2. Hmm, to a certain extent I agree about the current financial fragility of the Premier League Clubs but their debts are in part due to the silly prices they pay for players. The TV revenues they get have always been strong (Murdoch/Wine Investment Funds) so as long as the top tier Chateaux don't blow it all on individual grape warmers for the vines, or perfumed mist, or self testing vines for phenological and physiological ripeness, or automatic optical grape sorting machines..... oh hang on, some of them do have optical sorting machines....

  3. yes but the point is that players wages are now at a level far beyond their intrinsic worth and a shock to the TV revenues (eg if Sky decide to reduce the payments) will bring wages and club valuations tumbling.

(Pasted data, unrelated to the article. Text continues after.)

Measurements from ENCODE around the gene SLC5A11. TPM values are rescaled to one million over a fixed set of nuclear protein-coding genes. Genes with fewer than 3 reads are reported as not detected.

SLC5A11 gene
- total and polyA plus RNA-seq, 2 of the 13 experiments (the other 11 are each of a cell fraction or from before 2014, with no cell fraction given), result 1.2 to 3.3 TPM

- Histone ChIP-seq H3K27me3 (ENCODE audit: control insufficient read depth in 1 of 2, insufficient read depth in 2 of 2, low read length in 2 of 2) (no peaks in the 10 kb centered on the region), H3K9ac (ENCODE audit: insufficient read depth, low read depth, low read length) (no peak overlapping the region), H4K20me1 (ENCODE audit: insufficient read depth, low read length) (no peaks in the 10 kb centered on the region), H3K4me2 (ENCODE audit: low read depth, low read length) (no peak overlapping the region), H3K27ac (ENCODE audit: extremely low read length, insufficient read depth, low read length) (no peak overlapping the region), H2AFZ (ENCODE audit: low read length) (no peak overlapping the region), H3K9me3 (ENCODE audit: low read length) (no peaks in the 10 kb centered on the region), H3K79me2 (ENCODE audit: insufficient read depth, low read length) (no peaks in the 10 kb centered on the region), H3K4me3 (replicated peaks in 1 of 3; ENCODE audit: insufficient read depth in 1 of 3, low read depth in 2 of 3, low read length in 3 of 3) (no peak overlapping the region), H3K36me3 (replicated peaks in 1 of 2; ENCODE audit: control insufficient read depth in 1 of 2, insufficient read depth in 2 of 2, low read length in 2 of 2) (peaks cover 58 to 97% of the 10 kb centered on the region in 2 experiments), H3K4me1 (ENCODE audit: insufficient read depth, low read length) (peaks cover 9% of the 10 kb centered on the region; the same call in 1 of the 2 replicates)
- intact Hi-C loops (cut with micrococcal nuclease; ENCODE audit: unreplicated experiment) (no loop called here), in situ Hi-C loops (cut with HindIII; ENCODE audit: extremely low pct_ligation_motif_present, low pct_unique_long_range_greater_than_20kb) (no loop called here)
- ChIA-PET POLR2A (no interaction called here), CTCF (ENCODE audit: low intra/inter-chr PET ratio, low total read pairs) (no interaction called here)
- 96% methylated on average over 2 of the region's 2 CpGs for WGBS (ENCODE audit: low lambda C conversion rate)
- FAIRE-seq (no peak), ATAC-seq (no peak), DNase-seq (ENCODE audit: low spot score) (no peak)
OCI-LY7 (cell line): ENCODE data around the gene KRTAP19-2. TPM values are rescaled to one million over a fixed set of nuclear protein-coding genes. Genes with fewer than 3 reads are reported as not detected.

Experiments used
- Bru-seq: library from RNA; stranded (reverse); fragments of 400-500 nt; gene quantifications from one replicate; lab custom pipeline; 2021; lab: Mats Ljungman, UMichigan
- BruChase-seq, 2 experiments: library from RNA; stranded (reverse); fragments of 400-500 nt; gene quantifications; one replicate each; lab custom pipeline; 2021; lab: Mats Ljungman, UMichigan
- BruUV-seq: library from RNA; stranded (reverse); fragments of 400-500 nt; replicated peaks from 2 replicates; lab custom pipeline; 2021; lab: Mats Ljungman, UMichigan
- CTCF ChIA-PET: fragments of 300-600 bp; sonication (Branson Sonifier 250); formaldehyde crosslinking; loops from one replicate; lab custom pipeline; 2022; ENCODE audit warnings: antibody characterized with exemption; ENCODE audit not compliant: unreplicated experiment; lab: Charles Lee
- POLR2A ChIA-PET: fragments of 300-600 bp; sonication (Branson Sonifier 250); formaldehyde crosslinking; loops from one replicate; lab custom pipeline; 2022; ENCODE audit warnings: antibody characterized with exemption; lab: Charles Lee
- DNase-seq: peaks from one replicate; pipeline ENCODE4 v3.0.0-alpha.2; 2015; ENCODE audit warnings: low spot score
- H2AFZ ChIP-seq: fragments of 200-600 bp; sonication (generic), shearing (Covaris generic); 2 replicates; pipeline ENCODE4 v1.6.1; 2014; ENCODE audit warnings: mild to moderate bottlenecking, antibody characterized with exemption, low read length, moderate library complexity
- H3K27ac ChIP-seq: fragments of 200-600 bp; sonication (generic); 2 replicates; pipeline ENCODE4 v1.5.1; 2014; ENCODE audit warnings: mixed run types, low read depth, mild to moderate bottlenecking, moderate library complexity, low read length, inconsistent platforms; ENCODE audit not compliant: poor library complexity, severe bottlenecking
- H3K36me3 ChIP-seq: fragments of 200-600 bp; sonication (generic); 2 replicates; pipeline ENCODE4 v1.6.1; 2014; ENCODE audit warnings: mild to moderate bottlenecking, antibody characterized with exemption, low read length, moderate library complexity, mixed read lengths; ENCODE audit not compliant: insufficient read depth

Likewise, the Chinese are paying way above the odds compared to the intrinsic value of the wine. Proof of this is the fetishisation of Lafite, not trading at double even the other first-growths. Is it twice as good as Latour?
    It's bubblicious alright, but as you said, good fun to watch from the sidelines. I still say sell your Bordeaux in the next 12 months!!

  4. Or just go into a quiet, dark room and drink it all......